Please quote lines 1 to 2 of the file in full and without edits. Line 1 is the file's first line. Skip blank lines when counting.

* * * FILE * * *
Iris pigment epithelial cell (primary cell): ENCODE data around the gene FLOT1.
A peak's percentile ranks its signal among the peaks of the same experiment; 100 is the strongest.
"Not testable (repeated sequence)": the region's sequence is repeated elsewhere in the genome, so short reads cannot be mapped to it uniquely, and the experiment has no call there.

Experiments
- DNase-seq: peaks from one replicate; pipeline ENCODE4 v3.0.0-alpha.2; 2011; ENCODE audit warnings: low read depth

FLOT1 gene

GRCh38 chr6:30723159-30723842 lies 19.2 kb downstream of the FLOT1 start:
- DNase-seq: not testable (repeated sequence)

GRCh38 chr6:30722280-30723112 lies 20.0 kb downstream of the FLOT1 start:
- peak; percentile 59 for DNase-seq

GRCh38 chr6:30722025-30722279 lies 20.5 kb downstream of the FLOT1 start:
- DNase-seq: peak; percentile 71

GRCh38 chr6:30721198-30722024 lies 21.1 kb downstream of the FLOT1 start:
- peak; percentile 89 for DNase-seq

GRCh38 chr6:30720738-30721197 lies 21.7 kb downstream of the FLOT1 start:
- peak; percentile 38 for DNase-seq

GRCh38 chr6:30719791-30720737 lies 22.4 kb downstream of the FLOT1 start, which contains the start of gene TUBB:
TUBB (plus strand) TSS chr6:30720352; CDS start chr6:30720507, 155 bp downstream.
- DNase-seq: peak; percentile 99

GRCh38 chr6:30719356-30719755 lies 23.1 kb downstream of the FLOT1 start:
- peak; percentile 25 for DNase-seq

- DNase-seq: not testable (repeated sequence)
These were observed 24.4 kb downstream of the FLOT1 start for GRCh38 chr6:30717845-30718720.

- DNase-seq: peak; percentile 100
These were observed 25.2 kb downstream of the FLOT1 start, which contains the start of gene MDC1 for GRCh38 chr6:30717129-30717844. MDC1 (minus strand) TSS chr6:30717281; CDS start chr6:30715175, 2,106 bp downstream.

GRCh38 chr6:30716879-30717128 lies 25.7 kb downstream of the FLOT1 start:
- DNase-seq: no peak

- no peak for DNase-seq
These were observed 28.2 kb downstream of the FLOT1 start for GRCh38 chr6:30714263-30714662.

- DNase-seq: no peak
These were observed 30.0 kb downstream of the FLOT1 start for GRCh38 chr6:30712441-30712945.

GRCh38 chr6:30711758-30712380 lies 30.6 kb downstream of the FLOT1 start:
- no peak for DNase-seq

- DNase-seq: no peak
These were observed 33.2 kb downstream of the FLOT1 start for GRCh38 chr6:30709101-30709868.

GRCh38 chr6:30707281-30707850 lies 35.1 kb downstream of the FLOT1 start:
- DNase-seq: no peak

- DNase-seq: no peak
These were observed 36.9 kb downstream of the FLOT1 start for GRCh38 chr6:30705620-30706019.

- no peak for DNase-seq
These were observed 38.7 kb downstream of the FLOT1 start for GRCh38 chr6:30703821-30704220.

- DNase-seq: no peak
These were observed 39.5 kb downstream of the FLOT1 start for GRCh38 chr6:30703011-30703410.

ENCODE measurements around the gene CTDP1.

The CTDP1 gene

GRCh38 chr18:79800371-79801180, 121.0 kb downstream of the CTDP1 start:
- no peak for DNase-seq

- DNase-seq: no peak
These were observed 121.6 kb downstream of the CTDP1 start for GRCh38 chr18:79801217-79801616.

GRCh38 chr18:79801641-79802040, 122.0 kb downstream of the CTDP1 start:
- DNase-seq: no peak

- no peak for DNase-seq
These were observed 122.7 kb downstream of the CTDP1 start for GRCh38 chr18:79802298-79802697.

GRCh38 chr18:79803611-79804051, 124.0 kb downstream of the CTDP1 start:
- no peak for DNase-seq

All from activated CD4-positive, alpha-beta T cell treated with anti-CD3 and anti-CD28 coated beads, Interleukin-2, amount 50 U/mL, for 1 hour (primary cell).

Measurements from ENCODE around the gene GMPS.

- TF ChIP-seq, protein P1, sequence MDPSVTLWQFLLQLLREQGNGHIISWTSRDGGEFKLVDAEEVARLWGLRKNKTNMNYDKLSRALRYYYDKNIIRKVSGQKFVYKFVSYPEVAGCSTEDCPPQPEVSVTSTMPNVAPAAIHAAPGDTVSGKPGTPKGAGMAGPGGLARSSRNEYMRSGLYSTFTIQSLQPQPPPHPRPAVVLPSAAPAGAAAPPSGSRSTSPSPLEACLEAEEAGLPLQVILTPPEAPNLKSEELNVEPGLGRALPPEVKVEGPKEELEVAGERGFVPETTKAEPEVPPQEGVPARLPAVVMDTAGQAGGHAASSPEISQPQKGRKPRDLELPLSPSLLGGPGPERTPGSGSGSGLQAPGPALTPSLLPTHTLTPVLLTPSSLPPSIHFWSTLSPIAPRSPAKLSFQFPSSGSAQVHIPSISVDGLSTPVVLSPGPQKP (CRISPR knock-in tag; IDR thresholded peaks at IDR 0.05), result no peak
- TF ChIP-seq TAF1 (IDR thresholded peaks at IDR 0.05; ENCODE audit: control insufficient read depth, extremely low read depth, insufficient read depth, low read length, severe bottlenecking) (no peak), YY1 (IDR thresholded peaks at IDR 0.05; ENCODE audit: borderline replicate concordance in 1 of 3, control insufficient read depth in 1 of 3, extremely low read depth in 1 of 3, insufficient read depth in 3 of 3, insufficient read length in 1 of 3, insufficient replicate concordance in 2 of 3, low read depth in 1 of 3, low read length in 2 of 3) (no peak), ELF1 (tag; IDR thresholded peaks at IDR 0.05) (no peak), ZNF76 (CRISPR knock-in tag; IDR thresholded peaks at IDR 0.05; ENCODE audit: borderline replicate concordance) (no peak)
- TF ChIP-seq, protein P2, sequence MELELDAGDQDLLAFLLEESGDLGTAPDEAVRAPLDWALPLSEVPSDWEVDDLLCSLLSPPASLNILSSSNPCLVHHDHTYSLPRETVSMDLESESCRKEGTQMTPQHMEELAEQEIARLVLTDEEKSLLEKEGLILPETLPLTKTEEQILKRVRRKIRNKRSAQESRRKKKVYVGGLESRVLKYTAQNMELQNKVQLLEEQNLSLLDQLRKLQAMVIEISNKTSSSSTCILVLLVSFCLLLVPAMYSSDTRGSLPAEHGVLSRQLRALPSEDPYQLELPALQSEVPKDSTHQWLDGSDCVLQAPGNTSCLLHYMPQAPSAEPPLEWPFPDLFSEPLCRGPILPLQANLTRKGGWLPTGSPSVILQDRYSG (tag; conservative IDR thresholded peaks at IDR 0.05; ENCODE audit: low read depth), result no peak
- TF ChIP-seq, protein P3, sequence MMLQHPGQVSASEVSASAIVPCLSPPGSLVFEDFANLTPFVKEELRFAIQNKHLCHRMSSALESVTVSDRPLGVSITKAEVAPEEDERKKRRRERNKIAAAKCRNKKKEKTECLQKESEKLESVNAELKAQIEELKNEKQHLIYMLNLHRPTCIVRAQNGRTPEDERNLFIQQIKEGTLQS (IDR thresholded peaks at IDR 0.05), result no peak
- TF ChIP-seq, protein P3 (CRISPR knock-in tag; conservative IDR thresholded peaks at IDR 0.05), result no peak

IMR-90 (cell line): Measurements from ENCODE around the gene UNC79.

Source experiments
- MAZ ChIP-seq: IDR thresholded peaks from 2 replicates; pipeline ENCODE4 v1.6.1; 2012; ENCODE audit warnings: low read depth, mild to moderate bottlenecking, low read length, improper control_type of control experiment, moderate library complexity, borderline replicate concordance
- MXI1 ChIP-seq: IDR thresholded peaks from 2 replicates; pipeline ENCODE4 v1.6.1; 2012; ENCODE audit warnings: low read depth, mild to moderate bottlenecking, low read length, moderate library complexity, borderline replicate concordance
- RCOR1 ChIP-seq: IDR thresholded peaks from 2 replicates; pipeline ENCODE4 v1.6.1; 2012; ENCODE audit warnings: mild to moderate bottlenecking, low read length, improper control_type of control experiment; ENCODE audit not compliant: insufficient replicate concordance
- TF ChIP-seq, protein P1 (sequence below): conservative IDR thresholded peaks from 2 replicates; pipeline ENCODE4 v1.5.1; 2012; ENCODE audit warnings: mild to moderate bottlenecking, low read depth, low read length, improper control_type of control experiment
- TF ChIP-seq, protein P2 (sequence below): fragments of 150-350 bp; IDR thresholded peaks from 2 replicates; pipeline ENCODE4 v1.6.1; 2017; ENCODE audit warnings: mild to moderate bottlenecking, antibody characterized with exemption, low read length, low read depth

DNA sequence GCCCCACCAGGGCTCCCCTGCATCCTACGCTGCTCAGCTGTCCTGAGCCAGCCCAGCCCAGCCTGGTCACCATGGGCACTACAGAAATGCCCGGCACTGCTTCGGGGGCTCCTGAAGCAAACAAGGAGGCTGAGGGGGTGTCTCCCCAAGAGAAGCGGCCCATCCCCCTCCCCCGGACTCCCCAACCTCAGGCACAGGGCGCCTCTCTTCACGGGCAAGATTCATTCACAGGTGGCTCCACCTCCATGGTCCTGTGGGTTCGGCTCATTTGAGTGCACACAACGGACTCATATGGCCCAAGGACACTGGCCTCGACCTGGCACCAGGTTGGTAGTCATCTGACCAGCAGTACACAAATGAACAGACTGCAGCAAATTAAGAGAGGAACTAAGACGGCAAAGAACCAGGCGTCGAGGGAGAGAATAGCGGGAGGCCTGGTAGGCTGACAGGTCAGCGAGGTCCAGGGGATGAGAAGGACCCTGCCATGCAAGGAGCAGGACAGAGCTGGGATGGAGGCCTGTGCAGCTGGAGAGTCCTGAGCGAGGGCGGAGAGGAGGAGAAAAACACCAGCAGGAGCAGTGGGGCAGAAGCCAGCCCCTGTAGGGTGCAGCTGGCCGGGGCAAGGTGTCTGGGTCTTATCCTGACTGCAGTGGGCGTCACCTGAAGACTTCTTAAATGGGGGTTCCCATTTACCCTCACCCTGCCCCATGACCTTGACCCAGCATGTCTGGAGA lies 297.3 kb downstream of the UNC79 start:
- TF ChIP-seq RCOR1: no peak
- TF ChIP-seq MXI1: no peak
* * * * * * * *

Iris pigment epithelial cell (primary cell): ENCODE data around the gene FLOT1.
A peak's percentile ranks its signal among the peaks of the same experiment; 100 is the strongest.